Indy Stricken By Tragedy -- Popular Driver Brayton Dies In Practice
Los Angeles Times
INDIANAPOLIS - Scott Brayton, one of the most popular drivers at Indianapolis Motor Speedway, was killed yesterday while practicing for the May 26 Indianapolis 500 in which he would have been the pole-sitter.
Brayton, 37, was driving a backup machine, car No. 23, testing engine functions for Team Menard, when the right rear tire appeared to deflate, sending the 1,550-pound Lola-Menard into a slow spin as it entered the second turn.
Like a whip being cracked, the car suddenly changed directions, shot across the track and hit the outside wall on the left side. It slid along the wall before coming to a stop in the middle of the backstretch.
Brayton was unconscious when he was removed from the badly damaged car and was taken to Methodist Hospital, where he was declared dead 33 minutes after the accident.
The crash came with stunning suddenness after one of the safest pre-race periods in Indy 500 history. Only two cars had hit the wall, with neither driver badly injured, before Brayton's accident, and he was the most experienced driver here, with 14 previous 500 starts.
He was going 230 mph, a speed only elite drivers ever attain, and he was doing it on the track he loved best.
It was Brayton's turn to test the Menard "mule" car - identical to the four qualified cars - a duty he shared with his teammates: Eddie Cheever and rookies Tony Stewart and Mark Dismore. Brayton had run 52 laps yesterday, with a top speed of 230.126 mph when disaster struck.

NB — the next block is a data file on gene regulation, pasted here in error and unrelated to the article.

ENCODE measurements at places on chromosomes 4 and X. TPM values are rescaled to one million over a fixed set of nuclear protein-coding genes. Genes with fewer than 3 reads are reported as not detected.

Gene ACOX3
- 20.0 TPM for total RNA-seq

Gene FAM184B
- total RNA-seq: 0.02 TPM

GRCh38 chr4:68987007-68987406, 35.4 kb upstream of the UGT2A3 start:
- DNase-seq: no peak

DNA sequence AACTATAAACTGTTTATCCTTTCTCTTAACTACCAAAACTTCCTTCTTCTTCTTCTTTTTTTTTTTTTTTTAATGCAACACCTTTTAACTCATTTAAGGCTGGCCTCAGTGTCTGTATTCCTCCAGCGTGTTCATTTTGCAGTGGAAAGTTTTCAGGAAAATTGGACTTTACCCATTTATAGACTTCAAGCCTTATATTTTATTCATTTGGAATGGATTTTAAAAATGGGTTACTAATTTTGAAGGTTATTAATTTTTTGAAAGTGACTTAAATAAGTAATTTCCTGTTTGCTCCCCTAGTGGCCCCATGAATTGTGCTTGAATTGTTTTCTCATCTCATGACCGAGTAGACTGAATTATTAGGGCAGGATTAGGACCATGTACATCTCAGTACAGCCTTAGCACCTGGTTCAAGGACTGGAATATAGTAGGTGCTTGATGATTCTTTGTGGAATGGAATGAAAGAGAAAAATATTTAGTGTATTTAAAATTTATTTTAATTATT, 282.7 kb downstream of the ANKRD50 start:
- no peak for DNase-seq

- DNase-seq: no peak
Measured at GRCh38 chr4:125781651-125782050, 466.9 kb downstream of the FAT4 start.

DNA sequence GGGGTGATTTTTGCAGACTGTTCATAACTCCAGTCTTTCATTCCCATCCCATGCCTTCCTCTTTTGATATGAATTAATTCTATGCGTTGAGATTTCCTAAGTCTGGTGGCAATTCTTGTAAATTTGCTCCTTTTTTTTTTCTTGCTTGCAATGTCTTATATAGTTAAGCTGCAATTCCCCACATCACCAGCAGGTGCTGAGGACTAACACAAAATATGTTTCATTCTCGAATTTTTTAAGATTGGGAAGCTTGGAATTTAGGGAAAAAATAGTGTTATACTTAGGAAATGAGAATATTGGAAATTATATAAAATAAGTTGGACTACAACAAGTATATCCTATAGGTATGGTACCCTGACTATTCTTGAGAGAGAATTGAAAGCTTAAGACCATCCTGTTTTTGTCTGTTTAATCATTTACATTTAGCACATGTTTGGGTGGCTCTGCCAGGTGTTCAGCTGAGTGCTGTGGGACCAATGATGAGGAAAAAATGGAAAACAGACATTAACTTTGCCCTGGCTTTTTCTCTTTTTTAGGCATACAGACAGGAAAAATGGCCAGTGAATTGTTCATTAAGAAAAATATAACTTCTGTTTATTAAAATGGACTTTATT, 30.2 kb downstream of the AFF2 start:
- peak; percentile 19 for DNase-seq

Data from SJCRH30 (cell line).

The lap before the crash, he was clocked at 228.606, and through the straightaway speed trap at 234 mph.
United States Auto Club technical committee investigators said there was "conclusive evidence to support the report that rapid deflation of the right rear tire occurred, causing Scott's (car) to spin into the outside wall in Turn 2."
Brayton was a happy-go-lucky man, always smiling, always ready to chat about racing.
When he wasn't on the track, or discussing racing with anyone who would listen, he was usually strolling around the Speedway grounds, hand-in-hand with his wife, Becky, or carrying their daughter, Carly, 2 1/2.
"We're very saddened by Scott's death," said Tony George, Speedway president. "He has been a great ambassador for the sport. His family has put its entire heart and soul into automobile racing."
Brayton's father, Lee, a former Indy-car driver and engine builder, put Scott into a go-kart on his fifth birthday.
This would have been the second consecutive 500 in which Brayton started on the pole. His best finishes at Indy were sixths in 1989 and 1993, the only year he completed the 200 laps.
"It's really hard to see a friend die," said Jonathan Byrd, an Indianapolis restaurateur who owned the car Brayton drove in 1993. "It's something we expect as a risk in this sport, but it doesn't make it any easier. I know Scott would want us to go on, but that doesn't make it any easier, either."
Brayton was the 39th driver to die since the Speedway opened in 1909, two years before the first Indianapolis 500.
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